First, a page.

Celebrate Like a Local: Christmas and Other Winter Holidays Around the World
Prepare yourself for a holiday season unlike any other.
One of the most interesting parts of spending time abroad is experiencing familiar situations in extremely different ways. If you’ve ever visited a restaurant in Germany or toasted drinks with friends in Russia, you know that even seemingly everyday customs can vary greatly depending on where you are in the world. The same goes for holidays: while the winter holidays we all know and love are celebrated all around the world, the traditions and celebrations of each country are unique and beautiful in their own way. If you’re abroad this holiday season, live like a local and experience the holidays as you never have before.
If you’re visiting Mexico or Guatemala, don’t miss out on the chance to be a part of the Las Posadas procession. The nine-day event, the name of which translates literally as “the accommodations,” involves participants traveling from one home to another in order to pay tribute to Mary and Joseph’s journey through Bethlehem as they searched for lodging.
The weather will probably be a lot warmer than what you’re used to experiencing in December, especially in South America, where it’s summertime now. (I’m writing this on December 6 and just looked up the weather in a few South American cities – sure enough, it’s 81OF in Rio de Janeiro and 86 in Buenos Aires!) As a result of the summery temperatures, many holiday celebrations are held outside, and some will even celebrate Christmas and New Years by going swimming.
Keep your wits about you on December 28, which is when most Latin American countries celebrate Día de los Inocentes. This holiday, which is also celebrated in Spain, is similar to April Fool’s Day in the United States and involves family and friends playing tricks and practical jokes on each other. Many media outlets are even in on the jokes and will air outrageously fake news stories to join the fun. After a person has been fooled, the trickster will often exclaim “¡Inocente!” (similar to how Americans shout, “April Fools!”).
In Italy, the eight days before Christmas are known as the Novena. Children travel from door to door singing songs and reciting prayers, which is meant to symbolize that journey of the shepherds to the manger to visit the newborn baby Jesus.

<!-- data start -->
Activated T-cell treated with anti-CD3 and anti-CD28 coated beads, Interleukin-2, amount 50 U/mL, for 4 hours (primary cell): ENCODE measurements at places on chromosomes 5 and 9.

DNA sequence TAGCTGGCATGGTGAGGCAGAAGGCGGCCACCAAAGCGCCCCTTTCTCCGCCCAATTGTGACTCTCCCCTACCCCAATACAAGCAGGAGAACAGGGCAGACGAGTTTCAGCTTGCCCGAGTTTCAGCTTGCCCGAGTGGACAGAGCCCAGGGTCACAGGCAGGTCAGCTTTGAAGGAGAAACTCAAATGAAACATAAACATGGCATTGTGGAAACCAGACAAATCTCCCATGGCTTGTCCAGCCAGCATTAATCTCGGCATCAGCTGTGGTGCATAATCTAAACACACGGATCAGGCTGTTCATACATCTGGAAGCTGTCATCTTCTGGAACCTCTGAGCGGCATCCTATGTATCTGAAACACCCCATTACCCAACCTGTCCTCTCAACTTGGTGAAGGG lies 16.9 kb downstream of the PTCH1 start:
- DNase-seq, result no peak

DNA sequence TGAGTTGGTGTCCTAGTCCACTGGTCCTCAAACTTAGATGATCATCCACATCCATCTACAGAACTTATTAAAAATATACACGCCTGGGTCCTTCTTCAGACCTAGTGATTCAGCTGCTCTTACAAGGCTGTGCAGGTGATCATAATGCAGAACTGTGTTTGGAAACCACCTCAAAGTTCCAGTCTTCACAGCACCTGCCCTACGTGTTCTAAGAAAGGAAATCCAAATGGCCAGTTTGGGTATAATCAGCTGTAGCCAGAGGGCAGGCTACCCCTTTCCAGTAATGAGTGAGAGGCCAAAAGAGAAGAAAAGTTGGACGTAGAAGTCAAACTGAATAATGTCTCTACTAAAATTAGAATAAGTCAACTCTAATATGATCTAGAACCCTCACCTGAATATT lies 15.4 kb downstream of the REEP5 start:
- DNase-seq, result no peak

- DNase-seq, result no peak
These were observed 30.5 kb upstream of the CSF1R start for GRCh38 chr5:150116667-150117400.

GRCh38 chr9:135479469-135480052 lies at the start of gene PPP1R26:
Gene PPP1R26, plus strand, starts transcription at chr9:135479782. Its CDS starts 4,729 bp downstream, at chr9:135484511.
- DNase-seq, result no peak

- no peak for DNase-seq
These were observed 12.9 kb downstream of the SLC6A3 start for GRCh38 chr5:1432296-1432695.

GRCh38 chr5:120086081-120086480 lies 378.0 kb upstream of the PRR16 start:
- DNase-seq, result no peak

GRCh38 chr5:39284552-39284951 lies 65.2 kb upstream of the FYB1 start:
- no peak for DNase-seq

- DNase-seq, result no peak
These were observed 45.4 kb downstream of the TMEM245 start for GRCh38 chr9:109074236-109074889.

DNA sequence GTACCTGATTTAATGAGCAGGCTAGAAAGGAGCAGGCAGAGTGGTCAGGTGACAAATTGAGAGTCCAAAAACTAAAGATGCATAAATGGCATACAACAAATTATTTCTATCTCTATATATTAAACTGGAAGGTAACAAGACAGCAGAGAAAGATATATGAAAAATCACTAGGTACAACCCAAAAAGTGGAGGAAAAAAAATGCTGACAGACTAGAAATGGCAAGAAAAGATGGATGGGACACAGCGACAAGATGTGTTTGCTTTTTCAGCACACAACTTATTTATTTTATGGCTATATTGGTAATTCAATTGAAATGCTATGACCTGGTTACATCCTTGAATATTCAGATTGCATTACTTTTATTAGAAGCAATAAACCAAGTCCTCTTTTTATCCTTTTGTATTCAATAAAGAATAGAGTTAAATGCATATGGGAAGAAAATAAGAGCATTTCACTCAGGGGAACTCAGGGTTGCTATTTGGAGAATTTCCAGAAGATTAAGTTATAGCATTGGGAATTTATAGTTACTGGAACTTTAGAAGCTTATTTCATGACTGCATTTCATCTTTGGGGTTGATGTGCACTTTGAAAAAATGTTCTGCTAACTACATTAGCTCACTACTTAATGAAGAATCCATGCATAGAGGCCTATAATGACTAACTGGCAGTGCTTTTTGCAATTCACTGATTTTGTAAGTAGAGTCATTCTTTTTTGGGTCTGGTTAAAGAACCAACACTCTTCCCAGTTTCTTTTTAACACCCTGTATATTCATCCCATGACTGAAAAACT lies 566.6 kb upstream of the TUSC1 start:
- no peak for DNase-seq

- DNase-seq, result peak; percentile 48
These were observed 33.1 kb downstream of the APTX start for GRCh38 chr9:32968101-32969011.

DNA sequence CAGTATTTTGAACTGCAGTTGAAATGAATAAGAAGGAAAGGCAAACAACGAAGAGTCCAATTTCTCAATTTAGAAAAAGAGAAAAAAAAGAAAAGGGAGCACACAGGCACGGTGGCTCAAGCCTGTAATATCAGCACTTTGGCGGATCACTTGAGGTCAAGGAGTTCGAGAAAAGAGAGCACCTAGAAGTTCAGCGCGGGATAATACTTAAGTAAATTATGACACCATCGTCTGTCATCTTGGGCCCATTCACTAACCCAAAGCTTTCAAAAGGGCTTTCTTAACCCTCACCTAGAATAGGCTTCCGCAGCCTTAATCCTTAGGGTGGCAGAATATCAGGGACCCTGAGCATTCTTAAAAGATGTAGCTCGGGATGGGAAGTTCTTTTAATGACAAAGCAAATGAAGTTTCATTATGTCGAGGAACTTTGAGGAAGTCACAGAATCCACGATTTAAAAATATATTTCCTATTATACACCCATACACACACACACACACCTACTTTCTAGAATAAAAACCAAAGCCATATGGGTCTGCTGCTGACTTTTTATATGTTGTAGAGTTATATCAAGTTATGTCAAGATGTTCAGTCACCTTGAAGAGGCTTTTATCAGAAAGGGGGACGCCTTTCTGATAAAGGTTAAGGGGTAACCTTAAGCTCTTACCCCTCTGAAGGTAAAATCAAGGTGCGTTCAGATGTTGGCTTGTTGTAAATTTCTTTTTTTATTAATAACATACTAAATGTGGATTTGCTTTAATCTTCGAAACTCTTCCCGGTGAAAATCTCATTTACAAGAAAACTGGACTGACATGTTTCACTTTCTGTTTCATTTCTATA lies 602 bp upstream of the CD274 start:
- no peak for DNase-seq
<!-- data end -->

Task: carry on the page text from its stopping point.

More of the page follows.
Rather than hosting individual celebrations for each winter holiday, Russians have decided to keep the party going all season long. The Winter Festival, which takes place from mid-December through mid-January, has variations in cities throughout Russia, but the largest celebration takes place in Moscow. Enjoy traditional Russian holiday food, take a ride on a Troika sleigh and view beautifully carved ice sculptures at this unique holiday celebration.
If you’re in the UK, the celebration doesn’t end at 11:59 p.m. on Christmas Day. December 26 is Boxing Day, which is an extremely popular public holiday famous for the many post-Christmas sales that begin early in the morning. Similar to Black Friday in the U.S., customers begin forming lines outside retailers in the early morning in order to take advantage of great deals. It’s also a great day for sports and features many exciting horse races and football matches.
Christmas celebrations in Africa are especially unique because many of the native tribes blend their own heritage and traditions into the festivities. Many people will travel long distances to return to their home villages and celebrate with the entire family.
Christians in the Congo attend a special church service on Christmas morning just like millions of others around the world, but one special difference is what’s known as the “love offering.” Each person in attendance brings a gift to honor the birth of Jesus and a special ceremony during the service involves every member of the congregation going up to place their gift near the communion table one at a time.